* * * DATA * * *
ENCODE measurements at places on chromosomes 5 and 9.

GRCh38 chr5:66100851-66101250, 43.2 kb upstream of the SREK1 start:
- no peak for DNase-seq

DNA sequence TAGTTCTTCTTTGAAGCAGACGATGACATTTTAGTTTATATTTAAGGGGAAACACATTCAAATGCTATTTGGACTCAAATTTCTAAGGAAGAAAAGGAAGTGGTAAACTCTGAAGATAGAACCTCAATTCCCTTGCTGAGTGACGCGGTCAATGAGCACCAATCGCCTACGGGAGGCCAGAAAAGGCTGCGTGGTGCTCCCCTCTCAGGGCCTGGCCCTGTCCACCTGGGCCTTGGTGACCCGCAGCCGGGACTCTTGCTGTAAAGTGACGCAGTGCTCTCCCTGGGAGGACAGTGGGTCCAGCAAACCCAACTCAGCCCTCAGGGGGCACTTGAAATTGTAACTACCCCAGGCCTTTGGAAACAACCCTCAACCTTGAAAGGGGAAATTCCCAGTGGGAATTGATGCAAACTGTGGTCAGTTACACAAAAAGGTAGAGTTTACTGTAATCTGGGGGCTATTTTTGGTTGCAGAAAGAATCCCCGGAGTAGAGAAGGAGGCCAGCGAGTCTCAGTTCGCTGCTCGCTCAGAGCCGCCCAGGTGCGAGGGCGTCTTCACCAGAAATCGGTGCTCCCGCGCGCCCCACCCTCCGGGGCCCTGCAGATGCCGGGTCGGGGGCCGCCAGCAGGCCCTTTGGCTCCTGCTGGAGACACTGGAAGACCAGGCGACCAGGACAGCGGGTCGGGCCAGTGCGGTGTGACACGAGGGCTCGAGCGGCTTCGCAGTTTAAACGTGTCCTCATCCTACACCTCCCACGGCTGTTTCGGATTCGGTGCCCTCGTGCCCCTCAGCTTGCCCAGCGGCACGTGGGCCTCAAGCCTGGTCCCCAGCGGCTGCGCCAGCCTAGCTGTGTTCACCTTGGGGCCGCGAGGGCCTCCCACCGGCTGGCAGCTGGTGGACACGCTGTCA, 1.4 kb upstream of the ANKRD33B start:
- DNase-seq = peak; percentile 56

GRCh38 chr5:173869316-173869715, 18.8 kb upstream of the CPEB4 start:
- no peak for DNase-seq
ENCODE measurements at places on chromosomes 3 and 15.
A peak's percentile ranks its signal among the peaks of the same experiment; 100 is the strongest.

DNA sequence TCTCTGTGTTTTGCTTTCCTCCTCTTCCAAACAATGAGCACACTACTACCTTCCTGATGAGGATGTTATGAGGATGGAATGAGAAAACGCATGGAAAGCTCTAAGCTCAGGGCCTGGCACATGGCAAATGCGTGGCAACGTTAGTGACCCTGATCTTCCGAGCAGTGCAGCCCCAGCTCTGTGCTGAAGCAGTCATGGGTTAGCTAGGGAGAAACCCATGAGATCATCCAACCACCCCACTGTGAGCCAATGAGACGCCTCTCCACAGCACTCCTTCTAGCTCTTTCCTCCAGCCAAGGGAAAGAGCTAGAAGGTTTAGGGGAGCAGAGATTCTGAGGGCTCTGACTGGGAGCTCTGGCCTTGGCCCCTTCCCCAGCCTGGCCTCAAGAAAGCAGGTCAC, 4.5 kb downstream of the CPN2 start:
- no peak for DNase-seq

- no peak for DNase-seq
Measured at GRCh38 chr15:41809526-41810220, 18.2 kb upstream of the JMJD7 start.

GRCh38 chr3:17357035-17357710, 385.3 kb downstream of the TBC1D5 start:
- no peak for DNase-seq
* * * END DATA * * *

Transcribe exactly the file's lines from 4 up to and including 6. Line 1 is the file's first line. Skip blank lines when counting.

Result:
DNA sequence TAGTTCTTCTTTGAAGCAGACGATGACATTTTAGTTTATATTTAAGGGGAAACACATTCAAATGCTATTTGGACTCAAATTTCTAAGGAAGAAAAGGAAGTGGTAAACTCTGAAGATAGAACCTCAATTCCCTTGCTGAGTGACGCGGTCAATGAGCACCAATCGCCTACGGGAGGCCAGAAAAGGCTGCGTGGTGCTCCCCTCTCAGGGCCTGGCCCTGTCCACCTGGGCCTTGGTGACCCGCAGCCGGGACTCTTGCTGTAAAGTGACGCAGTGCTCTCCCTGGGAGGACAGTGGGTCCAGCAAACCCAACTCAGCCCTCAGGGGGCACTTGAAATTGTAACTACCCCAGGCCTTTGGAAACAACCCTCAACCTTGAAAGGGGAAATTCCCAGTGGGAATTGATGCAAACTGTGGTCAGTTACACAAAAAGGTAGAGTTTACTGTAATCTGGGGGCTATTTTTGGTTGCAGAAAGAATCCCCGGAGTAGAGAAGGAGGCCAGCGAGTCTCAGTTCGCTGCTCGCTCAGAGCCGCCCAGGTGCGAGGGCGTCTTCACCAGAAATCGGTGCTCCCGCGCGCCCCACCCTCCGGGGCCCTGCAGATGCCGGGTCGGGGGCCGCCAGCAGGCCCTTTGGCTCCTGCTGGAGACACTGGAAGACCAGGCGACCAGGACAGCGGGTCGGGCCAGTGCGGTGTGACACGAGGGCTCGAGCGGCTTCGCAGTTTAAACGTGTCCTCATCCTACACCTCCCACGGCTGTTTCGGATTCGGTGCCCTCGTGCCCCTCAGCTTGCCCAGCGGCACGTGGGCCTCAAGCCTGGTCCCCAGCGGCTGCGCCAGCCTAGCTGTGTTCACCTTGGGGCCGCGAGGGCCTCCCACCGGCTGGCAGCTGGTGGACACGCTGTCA, 1.4 kb upstream of the ANKRD33B start:
- DNase-seq = peak; percentile 56

GRCh38 chr5:173869316-173869715, 18.8 kb upstream of the CPEB4 start: